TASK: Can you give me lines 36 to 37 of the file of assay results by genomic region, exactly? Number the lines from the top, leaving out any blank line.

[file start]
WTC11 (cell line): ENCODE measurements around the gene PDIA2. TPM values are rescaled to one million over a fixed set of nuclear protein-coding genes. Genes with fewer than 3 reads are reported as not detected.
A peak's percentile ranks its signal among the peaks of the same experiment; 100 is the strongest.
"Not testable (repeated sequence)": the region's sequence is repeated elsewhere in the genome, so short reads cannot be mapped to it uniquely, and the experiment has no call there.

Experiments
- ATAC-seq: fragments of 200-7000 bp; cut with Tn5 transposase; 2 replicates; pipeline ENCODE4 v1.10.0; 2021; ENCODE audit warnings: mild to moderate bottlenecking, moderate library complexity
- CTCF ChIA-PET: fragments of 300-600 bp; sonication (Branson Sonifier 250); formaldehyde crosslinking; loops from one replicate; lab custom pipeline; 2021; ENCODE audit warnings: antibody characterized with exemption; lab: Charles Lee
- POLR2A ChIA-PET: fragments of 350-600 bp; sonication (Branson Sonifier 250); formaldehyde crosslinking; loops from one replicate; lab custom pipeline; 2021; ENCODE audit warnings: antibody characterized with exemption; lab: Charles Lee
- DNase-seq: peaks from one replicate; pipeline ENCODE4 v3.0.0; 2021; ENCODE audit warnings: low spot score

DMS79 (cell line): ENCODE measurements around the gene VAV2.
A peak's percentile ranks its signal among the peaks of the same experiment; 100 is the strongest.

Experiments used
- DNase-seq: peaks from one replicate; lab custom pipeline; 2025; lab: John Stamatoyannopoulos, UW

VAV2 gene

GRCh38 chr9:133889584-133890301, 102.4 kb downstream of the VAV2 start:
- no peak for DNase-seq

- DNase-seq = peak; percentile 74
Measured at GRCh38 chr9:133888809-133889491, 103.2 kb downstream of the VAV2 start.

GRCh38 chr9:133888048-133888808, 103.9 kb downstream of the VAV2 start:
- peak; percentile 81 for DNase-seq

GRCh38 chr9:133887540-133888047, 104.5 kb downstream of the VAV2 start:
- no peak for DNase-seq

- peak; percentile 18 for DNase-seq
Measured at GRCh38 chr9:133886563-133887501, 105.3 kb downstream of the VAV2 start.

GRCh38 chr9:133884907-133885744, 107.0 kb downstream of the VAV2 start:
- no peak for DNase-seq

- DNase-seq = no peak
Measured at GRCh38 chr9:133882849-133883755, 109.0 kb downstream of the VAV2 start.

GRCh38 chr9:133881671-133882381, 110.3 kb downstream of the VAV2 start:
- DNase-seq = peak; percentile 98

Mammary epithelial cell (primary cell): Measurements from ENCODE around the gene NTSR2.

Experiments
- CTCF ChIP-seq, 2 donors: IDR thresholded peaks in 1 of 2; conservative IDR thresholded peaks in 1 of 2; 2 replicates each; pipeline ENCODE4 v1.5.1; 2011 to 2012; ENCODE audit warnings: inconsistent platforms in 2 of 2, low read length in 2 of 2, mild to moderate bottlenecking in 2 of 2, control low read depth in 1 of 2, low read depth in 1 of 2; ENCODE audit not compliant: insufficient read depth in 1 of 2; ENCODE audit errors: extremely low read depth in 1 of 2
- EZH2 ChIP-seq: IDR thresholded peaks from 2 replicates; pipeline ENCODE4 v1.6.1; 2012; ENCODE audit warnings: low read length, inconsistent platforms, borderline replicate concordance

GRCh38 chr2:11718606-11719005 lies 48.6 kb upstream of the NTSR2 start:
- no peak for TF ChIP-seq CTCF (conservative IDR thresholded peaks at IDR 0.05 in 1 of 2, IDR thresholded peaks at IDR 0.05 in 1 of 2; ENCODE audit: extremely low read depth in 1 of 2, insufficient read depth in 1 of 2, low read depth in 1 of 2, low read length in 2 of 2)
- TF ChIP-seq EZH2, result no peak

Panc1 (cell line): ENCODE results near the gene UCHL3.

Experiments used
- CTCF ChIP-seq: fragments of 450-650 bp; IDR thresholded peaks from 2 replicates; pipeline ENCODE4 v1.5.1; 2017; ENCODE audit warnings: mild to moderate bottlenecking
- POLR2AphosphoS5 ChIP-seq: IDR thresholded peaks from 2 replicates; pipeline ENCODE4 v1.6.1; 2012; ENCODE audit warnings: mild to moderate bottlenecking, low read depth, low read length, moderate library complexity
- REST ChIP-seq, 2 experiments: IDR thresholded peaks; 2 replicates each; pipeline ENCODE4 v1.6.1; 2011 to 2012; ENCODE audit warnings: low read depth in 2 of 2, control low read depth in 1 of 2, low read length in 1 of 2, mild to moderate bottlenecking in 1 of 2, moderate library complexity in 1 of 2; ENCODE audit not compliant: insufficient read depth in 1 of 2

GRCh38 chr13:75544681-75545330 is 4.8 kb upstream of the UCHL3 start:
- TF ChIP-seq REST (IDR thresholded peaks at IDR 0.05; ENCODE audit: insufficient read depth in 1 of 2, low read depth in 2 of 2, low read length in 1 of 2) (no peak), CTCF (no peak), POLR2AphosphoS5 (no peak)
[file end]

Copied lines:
- TF ChIP-seq EZH2, result no peak

Panc1 (cell line): ENCODE results near the gene UCHL3.